Fancy a trip to Barcelona, Budapest or Helsinki but not sure you have the budget to enjoy it when you get there? Well, stop worrying and start planning, because we have dug around and found the best way to visit these unique cities on a shoestring. So now you can enjoy Gaudi’s finest buildings, a jaunt by the Danube in Hungary’s capital city or some sheer Nordic charm without over-stressing your credit card.


Barcelona really is one of the world’s most exciting cities. Ever since the 1992 Summer Olympics it’s been on an upward popularity curve, not least because this was the event which inspired the city to clean up its beautiful beaches. It’s on the Mediterranean, it has a vibrant food scene, more historic architecture than you could ever imagine and some of the best shopping and nightlife to be found in the world.

One Barcelona resident who fell in love with the city gave us some insider knowledge on where to go, eat and drink: “Take a walk up to the top of Montjuïc Hill, then stroll around the fortress and have a barbecue or just a drink at La Caseta del Migdia, but it only opens at the weekends. The food markets at the famous Mercat de la Boqueria on Las Ramblas, the newly renovated Sant Antoni Market and Santa Caterina Market are all worth visiting. And the Ciutadella Park is a beautiful place for a picnic, having the Arco de Triunfo nearby.”

The food markets at the famous Mercat de la Boqueria on Las Ramblas are worth a visit.

Good areas to walk around are Passeig de Gràcia for mainstream shopping, Passeig de Sant Joan for bars and restaurants, and old town areas such as, Born or Barrio Gotico for alternative shopping or . In the Raval area all the bars are cheap, student-type places and Carrer de Joaquín is a good place to start.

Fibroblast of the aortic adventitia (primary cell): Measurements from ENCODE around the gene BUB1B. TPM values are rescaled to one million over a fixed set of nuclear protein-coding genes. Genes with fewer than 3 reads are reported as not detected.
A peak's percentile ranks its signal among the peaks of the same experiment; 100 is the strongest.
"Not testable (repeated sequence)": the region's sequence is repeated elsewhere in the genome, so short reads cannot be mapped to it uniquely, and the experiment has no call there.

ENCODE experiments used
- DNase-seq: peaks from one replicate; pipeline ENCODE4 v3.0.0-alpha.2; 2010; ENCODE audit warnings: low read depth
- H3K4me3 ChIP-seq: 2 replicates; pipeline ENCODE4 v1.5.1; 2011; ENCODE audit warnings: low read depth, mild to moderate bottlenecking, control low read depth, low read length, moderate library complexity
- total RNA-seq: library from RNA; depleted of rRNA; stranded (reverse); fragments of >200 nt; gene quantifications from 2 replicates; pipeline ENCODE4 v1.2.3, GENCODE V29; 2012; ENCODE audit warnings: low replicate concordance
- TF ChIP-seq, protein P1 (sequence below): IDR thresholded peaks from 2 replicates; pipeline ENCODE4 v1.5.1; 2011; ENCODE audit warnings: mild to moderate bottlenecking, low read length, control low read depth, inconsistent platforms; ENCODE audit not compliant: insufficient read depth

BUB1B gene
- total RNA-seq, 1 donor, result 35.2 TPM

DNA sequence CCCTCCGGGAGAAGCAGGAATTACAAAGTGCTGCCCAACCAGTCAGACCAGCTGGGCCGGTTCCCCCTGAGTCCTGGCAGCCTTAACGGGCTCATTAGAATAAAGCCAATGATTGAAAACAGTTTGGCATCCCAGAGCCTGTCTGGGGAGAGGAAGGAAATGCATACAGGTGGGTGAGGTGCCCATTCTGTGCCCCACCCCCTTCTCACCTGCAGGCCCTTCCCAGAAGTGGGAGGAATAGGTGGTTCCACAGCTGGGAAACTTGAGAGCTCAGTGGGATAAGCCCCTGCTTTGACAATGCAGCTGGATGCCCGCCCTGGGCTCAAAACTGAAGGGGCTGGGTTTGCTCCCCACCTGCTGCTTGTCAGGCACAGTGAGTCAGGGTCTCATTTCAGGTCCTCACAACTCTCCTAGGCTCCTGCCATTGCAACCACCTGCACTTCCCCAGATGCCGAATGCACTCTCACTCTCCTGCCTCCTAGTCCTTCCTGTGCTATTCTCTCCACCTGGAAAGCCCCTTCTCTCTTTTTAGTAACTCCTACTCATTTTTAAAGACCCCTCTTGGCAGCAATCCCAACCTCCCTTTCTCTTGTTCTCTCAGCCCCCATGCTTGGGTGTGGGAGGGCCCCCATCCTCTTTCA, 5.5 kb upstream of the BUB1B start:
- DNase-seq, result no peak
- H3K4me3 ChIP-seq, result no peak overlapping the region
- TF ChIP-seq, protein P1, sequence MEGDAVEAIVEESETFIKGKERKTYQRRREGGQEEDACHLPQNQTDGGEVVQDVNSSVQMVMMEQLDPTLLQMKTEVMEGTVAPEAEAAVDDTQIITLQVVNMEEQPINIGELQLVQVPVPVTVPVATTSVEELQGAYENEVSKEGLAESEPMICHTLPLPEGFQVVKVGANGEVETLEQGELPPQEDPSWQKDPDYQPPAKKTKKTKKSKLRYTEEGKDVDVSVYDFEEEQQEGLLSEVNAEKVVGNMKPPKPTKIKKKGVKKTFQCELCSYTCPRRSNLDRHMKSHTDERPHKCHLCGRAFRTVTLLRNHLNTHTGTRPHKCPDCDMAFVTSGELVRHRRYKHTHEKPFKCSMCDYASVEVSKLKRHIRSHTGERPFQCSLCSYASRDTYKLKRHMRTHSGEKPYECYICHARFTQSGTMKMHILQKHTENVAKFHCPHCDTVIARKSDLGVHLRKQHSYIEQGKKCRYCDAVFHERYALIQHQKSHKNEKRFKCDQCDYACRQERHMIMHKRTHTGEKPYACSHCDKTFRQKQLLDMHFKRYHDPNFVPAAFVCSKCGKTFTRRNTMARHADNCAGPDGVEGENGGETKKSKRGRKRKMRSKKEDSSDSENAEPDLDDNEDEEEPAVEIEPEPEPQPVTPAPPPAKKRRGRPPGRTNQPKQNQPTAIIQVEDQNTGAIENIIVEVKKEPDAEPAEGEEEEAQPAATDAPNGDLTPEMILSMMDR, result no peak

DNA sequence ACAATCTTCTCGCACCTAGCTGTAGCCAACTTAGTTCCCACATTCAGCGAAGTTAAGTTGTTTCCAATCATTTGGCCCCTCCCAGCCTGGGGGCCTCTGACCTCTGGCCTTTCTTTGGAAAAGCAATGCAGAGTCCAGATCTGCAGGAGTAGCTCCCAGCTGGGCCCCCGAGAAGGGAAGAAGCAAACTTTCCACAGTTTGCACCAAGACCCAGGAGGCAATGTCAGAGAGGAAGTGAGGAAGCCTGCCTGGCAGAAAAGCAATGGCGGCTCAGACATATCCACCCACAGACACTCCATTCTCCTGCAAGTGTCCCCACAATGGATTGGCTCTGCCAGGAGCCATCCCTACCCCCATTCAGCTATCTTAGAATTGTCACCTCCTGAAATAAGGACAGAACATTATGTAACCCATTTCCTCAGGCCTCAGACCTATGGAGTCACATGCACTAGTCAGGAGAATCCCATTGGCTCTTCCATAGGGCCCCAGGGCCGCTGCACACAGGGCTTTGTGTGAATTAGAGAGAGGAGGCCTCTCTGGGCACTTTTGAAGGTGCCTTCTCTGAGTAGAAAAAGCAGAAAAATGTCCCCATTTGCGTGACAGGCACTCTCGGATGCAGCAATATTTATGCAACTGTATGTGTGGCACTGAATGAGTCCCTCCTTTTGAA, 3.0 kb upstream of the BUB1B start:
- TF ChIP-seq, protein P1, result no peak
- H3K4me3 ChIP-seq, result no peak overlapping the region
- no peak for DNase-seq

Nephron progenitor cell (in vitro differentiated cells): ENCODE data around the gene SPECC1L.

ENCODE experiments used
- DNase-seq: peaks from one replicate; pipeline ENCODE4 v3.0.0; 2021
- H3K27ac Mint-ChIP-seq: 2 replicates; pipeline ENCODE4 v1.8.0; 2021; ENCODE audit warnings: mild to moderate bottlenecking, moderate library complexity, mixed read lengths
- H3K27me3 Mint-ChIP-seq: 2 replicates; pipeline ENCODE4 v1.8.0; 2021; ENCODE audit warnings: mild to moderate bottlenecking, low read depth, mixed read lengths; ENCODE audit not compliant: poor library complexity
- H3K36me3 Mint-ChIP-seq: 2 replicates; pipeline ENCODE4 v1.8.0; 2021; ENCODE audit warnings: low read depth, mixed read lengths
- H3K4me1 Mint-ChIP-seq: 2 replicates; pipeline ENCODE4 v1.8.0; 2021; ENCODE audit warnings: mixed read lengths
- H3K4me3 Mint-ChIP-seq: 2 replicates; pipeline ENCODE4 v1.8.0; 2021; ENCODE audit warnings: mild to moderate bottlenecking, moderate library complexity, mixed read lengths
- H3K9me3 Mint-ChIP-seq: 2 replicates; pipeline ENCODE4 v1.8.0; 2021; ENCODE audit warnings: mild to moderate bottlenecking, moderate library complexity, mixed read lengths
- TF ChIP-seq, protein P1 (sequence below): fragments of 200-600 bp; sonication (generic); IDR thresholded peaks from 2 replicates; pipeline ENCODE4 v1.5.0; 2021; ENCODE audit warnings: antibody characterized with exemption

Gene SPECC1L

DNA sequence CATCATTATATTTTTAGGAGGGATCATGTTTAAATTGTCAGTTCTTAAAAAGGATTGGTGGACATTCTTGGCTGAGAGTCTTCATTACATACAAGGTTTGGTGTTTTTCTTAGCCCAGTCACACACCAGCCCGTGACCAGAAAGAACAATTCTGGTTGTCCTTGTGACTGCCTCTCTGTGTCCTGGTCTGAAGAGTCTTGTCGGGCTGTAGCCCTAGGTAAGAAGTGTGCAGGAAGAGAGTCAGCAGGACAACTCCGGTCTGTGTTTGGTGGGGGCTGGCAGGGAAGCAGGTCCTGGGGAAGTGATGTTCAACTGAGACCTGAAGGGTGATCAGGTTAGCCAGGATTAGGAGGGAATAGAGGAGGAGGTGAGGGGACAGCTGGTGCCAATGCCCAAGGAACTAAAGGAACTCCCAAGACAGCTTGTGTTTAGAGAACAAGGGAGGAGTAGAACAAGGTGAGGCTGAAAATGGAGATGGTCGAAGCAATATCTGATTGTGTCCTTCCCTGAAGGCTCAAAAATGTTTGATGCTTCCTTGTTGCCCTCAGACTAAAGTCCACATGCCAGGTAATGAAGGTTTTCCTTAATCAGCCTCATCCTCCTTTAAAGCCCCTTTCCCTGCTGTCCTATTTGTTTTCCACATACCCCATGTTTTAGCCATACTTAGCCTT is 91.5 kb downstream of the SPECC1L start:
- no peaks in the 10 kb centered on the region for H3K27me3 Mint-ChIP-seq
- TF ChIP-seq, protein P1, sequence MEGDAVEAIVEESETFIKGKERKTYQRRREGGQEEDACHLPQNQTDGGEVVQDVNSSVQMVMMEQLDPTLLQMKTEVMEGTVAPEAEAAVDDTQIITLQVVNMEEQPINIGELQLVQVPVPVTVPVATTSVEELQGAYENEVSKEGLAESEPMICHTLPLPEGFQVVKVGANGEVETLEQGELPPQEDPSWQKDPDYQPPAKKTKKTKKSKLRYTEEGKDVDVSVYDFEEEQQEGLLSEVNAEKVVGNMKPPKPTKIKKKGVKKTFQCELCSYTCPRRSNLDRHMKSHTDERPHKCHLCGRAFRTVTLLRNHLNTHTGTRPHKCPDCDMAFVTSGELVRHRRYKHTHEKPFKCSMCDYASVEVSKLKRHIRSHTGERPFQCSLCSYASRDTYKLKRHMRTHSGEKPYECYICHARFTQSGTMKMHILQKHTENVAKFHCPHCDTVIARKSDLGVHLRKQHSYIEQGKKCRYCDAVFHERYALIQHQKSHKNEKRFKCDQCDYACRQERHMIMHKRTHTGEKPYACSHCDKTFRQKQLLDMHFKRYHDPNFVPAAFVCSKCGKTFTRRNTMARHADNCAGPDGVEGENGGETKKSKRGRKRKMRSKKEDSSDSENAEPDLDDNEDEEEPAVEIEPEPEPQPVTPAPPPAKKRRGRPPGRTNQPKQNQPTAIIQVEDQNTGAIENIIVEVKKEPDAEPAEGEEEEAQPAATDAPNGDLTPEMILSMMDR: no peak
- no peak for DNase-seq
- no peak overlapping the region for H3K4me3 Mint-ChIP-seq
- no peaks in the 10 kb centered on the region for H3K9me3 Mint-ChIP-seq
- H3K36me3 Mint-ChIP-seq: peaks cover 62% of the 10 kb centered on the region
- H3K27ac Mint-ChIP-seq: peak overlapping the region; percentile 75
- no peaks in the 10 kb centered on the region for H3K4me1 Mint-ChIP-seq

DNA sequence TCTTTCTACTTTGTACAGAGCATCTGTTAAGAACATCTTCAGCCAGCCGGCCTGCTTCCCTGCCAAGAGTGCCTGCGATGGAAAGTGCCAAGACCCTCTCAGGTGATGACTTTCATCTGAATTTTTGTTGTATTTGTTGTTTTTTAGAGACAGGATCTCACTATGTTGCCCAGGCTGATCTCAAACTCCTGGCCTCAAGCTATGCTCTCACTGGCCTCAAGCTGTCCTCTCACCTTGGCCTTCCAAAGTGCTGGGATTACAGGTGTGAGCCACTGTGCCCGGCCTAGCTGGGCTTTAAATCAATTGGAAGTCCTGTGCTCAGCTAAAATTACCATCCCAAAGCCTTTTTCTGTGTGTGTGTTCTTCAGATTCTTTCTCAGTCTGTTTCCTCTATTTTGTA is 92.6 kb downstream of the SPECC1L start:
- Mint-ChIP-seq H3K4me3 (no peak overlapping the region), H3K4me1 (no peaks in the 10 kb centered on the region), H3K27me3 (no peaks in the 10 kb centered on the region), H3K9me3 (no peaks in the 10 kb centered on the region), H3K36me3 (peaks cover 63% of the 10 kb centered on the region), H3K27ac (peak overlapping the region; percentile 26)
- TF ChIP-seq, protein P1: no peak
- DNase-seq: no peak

And then there’s Gaudi, one of the most famous names in the history of architecture. La Sagrada Família is his iconic Catholic church which has been under construction since 1882. Tickets are €29 but can you afford not to view this masterpiece? La Pedrera (sometimes called Casa Milà) and Casa Batlló are two of Gaudi’s other most popular buildings.

Don’t miss: For relaxation the locals head to La Barceloneta down by the Med to sunbathe, people watch and to dine at seafood restaurants and traditional tapas bars.

La Pedrera (sometimes called Casa Milà) is one of Gaudi’s most popular buildings.


Budapest is one of Europe’s great cities, with the mighty Danube flowing through it on its 1,777-mile journey from north-western Europe to the Black Sea. The river splits the two old cities of hilly Buda and flat Pest, making this one of the most romantic cities you are likely to visit.

A good way to get your bearings is to take the funicular which runs up Castle Hill to Buda’s Old Town, where the Budapest History Museum will tell you the whole story, from Roman times onwards. There is also an unavoidable sense of modern history here, with communist memories too recent to ignore and the city’s pivotal role in the Austro-Hungarian empire, as evidenced by stunning architecture throughout. But make no mistake this is a thoroughly 21st-century city and there is plenty to do and see. The free walking tours are very popular and would be a good way to get a feel for the city.

Enjoy the winding cobblestone streets of Castle Hill.

If you don’t fancy an organised guided tour, then a stroll along the Danube Promenade will suffice. Walk from the Margaret Bridge to the Chain Bridge on the Buda side. For nature lovers Margaret Island is a good option with its child friendly - entry free zoo!